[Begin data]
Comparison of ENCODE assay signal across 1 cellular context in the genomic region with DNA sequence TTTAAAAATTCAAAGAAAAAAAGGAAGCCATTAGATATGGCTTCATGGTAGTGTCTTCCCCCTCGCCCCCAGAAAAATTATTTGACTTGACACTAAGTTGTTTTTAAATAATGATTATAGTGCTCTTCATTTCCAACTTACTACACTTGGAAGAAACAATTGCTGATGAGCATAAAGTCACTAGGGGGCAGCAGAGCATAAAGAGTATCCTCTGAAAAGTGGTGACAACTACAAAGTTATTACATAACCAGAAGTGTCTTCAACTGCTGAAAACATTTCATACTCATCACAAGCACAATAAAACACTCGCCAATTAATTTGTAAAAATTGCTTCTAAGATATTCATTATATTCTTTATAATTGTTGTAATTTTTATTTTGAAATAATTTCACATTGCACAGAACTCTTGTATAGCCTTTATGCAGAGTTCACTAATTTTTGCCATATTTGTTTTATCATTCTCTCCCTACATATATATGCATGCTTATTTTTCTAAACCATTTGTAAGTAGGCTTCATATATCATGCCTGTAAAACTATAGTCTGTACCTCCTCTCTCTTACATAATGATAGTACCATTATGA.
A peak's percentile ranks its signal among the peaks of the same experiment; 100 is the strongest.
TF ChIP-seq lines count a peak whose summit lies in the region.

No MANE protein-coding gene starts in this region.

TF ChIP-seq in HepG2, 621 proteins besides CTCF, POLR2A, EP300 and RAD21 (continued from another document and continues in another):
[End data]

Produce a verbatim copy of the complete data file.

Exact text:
Comparison of ENCODE assay signal across 1 cellular context in the genomic region with DNA sequence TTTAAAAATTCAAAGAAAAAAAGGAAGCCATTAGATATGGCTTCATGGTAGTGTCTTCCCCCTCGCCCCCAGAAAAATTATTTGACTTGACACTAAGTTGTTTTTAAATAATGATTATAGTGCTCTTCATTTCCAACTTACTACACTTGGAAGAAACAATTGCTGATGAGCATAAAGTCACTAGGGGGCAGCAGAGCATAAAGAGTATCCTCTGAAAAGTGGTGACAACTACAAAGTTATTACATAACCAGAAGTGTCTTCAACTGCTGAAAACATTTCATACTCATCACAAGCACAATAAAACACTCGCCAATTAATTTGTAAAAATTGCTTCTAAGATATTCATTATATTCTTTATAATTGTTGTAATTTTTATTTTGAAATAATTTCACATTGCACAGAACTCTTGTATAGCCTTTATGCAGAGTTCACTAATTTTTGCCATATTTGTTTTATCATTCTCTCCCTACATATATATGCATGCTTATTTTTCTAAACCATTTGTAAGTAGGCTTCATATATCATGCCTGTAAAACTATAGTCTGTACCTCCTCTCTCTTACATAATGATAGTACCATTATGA.
A peak's percentile ranks its signal among the peaks of the same experiment; 100 is the strongest.
TF ChIP-seq lines count a peak whose summit lies in the region.

No MANE protein-coding gene starts in this region.

TF ChIP-seq in HepG2, 621 proteins besides CTCF, POLR2A, EP300 and RAD21 (continued from another document and continues in another):